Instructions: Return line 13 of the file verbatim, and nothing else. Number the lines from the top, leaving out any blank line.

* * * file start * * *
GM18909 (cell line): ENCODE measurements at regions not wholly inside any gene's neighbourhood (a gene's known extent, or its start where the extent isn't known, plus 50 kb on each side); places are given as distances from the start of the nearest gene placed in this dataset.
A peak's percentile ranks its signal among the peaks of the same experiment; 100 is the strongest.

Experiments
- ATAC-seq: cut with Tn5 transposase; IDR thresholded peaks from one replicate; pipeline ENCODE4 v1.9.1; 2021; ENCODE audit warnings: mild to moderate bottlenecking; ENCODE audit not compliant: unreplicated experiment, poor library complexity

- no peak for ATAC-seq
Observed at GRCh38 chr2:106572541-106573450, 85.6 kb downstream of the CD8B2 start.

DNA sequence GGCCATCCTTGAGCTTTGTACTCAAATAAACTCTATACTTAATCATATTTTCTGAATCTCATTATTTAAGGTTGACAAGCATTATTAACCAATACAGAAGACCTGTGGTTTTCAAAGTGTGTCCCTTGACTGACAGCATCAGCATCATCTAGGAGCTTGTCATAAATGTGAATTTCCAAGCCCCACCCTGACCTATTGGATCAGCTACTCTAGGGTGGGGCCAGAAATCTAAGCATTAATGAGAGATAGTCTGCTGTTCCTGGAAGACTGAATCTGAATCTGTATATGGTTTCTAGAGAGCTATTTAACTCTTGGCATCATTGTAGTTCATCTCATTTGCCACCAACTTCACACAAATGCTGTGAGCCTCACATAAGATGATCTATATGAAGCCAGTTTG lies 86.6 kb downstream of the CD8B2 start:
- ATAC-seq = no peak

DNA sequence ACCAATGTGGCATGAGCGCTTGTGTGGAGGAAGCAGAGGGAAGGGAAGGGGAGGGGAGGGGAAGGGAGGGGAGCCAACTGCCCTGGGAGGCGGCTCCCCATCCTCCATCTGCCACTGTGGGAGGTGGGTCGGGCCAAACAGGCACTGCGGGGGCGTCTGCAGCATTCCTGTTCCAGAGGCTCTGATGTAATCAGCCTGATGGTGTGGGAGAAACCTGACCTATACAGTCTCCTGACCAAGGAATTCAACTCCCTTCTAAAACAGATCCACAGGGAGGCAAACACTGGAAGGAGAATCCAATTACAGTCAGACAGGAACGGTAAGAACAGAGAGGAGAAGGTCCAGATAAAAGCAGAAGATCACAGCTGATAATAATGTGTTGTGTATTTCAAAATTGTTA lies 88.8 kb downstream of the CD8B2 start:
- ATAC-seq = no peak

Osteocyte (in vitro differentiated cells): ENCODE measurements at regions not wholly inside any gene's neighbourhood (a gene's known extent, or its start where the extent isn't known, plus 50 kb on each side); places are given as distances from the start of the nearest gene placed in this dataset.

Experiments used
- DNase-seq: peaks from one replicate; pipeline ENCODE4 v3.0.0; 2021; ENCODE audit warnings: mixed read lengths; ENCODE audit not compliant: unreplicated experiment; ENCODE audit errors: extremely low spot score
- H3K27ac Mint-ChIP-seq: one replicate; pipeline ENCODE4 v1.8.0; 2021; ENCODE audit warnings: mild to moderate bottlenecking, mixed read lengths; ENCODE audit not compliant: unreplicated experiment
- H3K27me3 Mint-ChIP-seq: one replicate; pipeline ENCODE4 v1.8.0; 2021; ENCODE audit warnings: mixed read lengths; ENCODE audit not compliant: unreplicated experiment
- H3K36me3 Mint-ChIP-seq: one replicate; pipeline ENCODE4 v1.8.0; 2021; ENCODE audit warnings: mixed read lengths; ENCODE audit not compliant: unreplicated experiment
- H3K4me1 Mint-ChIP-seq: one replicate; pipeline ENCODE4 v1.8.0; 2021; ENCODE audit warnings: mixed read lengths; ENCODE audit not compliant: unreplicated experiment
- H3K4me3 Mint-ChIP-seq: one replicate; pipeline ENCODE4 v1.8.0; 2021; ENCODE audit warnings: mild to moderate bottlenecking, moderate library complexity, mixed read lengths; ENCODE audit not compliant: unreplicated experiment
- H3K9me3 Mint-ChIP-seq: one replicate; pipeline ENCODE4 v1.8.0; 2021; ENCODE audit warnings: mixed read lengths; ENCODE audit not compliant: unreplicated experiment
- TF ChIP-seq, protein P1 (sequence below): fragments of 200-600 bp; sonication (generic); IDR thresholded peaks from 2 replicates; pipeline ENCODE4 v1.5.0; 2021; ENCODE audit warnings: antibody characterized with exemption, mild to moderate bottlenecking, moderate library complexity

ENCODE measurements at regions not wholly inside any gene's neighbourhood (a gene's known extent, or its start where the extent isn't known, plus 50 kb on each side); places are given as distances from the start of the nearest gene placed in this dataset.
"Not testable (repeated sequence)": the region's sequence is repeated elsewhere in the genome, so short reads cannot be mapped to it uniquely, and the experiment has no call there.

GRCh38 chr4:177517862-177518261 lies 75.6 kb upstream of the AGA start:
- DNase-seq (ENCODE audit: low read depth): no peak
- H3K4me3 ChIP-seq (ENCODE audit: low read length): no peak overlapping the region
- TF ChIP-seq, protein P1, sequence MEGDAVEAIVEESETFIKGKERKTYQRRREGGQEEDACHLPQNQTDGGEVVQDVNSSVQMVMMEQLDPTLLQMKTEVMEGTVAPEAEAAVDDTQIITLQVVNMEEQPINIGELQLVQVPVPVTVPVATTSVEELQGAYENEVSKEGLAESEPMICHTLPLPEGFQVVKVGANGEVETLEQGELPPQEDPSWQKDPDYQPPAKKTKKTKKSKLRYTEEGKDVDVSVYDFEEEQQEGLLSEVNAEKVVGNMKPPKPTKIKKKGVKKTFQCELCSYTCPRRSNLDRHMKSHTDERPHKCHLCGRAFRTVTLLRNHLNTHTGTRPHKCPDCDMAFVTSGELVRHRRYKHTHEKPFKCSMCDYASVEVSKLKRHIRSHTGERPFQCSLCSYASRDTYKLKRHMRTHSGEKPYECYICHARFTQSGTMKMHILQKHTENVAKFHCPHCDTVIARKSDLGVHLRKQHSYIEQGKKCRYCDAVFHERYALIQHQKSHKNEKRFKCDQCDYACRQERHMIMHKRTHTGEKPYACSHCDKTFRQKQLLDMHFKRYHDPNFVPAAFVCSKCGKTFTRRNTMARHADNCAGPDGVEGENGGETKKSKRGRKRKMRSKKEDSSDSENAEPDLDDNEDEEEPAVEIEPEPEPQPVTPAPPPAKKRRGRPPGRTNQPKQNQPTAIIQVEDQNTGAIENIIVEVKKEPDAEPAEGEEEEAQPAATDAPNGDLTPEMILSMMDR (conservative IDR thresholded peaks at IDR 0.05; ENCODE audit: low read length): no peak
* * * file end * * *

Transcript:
- DNase-seq: peaks from one replicate; pipeline ENCODE4 v3.0.0; 2021; ENCODE audit warnings: mixed read lengths; ENCODE audit not compliant: unreplicated experiment; ENCODE audit errors: extremely low spot score